It was a few years ago, when I was driving East on Route 50, I noticed a sign for the Lakeside development and thought, “I wonder what that’s all about.” I later read that it is a 2,500 home planned development in Trappe. That worried me. That is a big development–a game changer.
Scroll forward to 2022, and Lakeside is emerging as a key issue as Talbot County prepares for the November 8 election. Resetting Lakeside is on the ballot in the form of electing members of the County Council. The Reset Lakeside campaign seeks to elect candidates that will reset the approval process for Lakeside.
Until recently “Resetting Lakeside” seemed like a promising idea to me, but then I pondered, “Do I know what “Resetting Lakeside” means? In short order I realized, it’s complicated. I decided to reach out to Dan Watson, a leader of the Talbot Integrity Project (TIP) to get some answers.
Last week I spent some time with Dan to discuss several questions I had about Lakeside. I wanted to know why it needed to be “reset” and whether a “reset” was even possible. When I met with Dan, I learned that a 16-minute opinion video of Dan would be published last Saturday. (If you have not watched it, I encourage you to do so—you will learn a lot.)
Here are several of my questions—key questions in my view—about the “Reset Lakeside” campaign. After listening to the answers, I agree that Lakeside needs to be reset and that candidates for the Talbot County Council who share that view should be elected.
Here are Dan’s answers to my questions.
I am regularly getting ads from Lakeside at Trappe offering homes for sale or lease. Isn’t the horse already out of the barn?
No, it is NOT too late to “reset” the Lakeside situation. About 25 homes (of 2501!) are indeed under construction, but there is a sound legal basis—and local political will–to reconsider the earlier approval which was based on omissions and misunderstandings. A proper review can affect sewage issues, the pace and scale of development, and matters previously ignored (e.g., schools).
If Talbot County voters elect five members corresponding to your recommendations, when would construction at Lakeside stop?
Once a new Council made up of members committed to “resetting Lakeside,” is installed, one of its first acts can be adoption of a resolution acknowledging primacy of the Planning Commission on “consistency” and bringing us back in conformance with Maryland Law. That should result in a “pause in place” of the development while the County reconsiders Lakeside approvals anew.
Please elaborate on why the Council should recognize that the non-partisan planning commission should have final say on whether sewer permits are consistent with the Talbot County Comprehensive Plan. You also say that Maryland law requires this.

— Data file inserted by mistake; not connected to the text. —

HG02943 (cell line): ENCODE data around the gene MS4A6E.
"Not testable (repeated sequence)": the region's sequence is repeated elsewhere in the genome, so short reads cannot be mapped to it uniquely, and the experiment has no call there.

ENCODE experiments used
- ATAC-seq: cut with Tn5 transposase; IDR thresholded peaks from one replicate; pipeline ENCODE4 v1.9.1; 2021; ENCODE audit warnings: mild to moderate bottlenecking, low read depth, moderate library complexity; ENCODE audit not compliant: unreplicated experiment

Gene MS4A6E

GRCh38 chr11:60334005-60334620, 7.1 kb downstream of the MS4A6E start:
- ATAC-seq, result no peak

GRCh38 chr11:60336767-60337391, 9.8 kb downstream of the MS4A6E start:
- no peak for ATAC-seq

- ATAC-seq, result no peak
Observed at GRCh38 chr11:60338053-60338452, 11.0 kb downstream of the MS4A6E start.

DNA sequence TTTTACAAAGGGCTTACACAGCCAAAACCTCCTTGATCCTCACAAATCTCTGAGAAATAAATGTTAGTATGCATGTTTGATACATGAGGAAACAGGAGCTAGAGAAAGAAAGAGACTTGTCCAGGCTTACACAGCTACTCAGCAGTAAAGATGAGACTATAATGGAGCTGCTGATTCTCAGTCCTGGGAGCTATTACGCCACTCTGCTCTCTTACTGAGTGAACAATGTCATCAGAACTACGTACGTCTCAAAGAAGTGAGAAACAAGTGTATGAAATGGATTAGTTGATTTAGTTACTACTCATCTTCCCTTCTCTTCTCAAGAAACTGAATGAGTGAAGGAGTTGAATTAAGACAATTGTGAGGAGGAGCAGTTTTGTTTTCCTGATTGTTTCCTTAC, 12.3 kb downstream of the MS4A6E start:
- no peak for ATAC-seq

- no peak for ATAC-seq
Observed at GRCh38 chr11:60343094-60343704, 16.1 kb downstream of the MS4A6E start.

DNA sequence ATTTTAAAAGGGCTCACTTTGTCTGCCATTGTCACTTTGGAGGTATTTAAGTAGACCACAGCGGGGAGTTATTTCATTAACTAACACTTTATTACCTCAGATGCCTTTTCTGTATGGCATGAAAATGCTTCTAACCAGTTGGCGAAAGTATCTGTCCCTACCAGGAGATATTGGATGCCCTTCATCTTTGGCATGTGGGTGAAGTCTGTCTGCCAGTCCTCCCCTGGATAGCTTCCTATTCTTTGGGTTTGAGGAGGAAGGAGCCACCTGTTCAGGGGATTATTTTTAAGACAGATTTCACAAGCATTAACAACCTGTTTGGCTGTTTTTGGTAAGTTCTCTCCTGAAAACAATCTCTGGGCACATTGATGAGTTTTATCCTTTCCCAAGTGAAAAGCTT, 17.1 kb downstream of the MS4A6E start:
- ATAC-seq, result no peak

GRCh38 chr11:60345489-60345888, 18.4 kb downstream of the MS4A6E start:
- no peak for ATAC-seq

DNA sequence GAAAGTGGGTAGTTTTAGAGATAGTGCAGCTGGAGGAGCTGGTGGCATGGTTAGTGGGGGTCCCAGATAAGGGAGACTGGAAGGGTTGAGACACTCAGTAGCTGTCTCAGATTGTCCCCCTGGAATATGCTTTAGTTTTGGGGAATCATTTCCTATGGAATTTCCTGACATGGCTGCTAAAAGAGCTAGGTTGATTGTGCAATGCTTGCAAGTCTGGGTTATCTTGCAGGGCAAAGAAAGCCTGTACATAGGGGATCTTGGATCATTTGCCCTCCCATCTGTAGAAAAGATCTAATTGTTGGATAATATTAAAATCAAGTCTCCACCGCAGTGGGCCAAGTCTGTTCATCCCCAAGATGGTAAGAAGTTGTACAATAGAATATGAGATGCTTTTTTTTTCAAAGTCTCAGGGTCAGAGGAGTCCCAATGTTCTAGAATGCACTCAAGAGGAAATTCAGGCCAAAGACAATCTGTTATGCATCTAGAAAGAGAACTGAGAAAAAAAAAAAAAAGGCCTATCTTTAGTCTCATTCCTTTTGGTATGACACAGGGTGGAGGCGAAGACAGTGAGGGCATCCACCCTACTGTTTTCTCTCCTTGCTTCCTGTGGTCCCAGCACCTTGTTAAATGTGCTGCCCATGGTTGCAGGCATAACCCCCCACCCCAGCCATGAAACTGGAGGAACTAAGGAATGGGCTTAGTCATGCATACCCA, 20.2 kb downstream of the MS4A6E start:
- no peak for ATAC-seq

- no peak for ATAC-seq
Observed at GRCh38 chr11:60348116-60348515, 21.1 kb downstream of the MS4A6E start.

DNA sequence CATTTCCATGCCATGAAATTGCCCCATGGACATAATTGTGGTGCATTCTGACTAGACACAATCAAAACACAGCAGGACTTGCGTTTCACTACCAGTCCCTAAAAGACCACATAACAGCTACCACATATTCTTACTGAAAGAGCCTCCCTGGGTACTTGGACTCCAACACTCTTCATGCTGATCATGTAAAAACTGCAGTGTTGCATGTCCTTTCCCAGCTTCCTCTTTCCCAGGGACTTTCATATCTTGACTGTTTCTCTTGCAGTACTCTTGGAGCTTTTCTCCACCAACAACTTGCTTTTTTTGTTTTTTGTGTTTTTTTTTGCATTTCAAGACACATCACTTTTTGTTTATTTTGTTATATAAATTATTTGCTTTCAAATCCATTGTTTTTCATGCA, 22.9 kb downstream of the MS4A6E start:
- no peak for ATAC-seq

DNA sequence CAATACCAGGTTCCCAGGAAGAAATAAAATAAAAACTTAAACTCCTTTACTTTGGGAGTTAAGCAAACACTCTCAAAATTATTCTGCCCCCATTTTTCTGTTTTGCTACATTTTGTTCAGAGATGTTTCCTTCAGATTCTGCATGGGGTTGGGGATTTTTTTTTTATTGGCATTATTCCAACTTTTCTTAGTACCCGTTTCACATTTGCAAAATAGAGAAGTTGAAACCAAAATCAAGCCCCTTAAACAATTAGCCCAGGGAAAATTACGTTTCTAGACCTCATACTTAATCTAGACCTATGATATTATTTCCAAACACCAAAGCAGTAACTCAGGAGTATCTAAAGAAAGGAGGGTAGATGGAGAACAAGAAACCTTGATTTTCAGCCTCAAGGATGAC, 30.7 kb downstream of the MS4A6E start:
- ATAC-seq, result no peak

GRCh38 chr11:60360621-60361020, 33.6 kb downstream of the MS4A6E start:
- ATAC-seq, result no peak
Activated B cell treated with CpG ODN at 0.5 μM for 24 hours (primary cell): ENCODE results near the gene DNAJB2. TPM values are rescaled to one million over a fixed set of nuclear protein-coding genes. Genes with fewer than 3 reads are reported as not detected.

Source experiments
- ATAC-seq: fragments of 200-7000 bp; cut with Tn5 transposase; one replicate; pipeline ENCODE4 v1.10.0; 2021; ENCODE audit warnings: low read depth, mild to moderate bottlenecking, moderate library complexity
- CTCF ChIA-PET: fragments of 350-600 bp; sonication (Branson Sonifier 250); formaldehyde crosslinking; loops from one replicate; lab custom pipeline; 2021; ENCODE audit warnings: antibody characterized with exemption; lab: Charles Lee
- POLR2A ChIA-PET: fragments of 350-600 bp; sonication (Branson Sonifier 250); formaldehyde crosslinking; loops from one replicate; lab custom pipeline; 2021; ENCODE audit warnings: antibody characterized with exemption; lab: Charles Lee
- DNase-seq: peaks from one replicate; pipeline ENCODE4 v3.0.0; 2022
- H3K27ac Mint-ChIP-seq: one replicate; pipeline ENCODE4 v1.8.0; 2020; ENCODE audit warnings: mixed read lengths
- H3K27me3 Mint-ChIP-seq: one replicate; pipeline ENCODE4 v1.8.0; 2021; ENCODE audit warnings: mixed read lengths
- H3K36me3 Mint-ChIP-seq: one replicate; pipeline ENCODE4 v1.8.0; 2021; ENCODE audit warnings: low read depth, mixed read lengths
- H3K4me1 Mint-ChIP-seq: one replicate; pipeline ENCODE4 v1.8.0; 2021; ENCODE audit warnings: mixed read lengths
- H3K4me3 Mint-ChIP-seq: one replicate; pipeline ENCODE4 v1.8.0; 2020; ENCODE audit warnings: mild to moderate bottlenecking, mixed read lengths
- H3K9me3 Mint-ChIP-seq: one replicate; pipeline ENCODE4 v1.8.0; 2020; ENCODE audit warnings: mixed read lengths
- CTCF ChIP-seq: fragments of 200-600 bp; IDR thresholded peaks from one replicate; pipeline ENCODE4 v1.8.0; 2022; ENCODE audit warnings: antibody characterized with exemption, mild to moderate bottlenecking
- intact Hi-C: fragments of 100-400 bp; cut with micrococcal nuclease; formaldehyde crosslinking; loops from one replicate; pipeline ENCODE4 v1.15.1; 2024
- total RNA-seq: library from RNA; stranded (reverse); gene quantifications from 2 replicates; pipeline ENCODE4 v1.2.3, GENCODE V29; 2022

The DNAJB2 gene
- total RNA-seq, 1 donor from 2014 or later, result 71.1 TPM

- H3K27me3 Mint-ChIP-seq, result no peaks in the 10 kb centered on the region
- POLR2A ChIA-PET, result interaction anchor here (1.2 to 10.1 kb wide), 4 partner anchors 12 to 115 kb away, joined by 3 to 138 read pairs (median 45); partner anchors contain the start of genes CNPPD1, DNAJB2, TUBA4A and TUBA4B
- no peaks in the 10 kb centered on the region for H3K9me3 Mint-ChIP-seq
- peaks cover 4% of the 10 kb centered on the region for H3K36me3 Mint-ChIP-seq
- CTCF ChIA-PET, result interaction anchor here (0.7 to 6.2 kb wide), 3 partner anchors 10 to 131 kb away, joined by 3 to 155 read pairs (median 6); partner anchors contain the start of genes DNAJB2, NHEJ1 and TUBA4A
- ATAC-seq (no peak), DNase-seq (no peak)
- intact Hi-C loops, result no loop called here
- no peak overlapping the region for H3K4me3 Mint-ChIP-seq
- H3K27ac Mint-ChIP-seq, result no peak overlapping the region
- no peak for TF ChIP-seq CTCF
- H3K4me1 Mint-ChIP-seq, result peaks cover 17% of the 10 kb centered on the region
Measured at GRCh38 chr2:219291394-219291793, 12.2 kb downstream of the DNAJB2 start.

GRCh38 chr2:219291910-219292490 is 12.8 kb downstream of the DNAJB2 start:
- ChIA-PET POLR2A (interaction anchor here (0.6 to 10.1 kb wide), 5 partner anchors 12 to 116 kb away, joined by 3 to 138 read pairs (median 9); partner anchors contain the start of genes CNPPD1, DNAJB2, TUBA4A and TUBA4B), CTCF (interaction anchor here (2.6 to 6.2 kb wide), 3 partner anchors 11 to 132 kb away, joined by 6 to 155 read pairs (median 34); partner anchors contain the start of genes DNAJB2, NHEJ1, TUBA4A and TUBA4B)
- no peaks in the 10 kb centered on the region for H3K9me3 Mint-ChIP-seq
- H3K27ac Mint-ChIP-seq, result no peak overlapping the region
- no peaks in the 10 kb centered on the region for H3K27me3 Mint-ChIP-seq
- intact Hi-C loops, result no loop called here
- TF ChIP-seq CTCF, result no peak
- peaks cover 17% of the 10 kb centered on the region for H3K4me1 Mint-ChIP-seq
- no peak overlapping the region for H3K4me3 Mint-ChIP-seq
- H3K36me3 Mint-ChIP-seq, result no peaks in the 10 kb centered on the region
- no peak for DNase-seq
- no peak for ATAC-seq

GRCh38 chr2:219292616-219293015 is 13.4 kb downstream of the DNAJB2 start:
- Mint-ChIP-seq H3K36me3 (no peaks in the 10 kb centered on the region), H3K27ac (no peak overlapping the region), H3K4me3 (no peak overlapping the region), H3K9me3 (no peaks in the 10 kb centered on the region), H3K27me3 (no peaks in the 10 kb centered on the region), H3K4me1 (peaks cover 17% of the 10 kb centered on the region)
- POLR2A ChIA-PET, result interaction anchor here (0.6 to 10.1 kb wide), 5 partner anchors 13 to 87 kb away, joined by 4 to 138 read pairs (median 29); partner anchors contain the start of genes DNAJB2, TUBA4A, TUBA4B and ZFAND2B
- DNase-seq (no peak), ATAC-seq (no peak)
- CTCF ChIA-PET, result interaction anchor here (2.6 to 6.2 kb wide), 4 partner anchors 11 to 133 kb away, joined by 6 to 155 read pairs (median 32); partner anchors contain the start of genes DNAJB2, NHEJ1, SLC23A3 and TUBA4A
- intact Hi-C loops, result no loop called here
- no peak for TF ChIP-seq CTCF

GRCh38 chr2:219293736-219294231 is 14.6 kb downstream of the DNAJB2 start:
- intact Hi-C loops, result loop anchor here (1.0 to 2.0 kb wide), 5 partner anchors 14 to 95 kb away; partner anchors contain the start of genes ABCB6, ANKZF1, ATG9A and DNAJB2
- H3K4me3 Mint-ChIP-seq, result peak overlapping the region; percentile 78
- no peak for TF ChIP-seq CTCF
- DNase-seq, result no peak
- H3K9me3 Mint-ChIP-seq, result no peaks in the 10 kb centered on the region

TIP wants to see the Lakeside approvals be in accordance with the law. The history is complicated, but the Planning Commission did initially say Lakeside was consistent with our Comp Plan (whereupon the Council gave it a green light). But when the Planning Commission came to understand new information omitted initially, coupled with misinformation, the Commission reversed its position—as permitted under law when new information arises. The Council refused to recognize the Commission’s action, and improperly let Lakeside chug away.
In addition to concerns about sewage, many of us worry about the impact of a large new development on existing healthcare facilities, schools, roads, and police. Even if the Lakeside developers were to address the sewer issues, should the development still be stopped?
YES. But TIP’s goal is not to “stop” Lakeside per se, but to pause the project (“reset button”) while all those matters are brought back to the Council to be addressed for the very first time. The only thing of substance reviewed up to now was the sewer system…and even that has big problems!
What should future development on the Eastern Shore look like? Should there be a cap on the population of Talbot County?
That is exactly the kind of question the citizens of Talbot County should address when next revising our Comprehensive Plan. The Comp Plan begins with citizen participation, and it will be done in the next few years under direction of this new Council—even more reason to elect TIP’s endorsed candidates who respect the Comprehensive Plan.
Reset Lakeside has endorsed candidates for the Talbot County Council. Who are they?
Pete Lesher, plus four of the following candidates (all of whom have sound views on “land use”). Alphabetically, they are Dappert, Haythe, Jackson, Kane, Mielke, and Montgomery. (These include Ds and Rs, as TIP is a non-partisan organization. NOTE: Lesher is called out above others because he is a proven advocate for the Comp Plan and responsible growth, and an opponent of Lakeside for the past 18 months.)
I have been disappointed to talk to some Talbot County neighbors who tell me they do not plan to vote on November 8. Tell me why, if for no other reason, they should vote for the candidates you have endorsed for the Talbot County Council?
Folks who “never vote” should make an exception this time–to protect Talbot County from swiftly degrading into “just another place.” If we wanted to live in a congested suburbia like Howard, or Harford or PG Counties, we could have moved there.
Talbot is unique, and we can preserve it if we act. We have that responsibility.
After talking to Dan Watson, listening to the Spy video, and reading some material regarding the project (some of it critical of TIP and “Reset Lakeside”), I think Lakeside needs to be reset. I hope all of us in Talbot County will review the facts and vote accordingly. I like Talbot County. I want to see growth happen the right way. A “reset” will help make that happen.
J.E. Dean is a retired attorney and public affairs consultant writing on politics, government, and other subjects.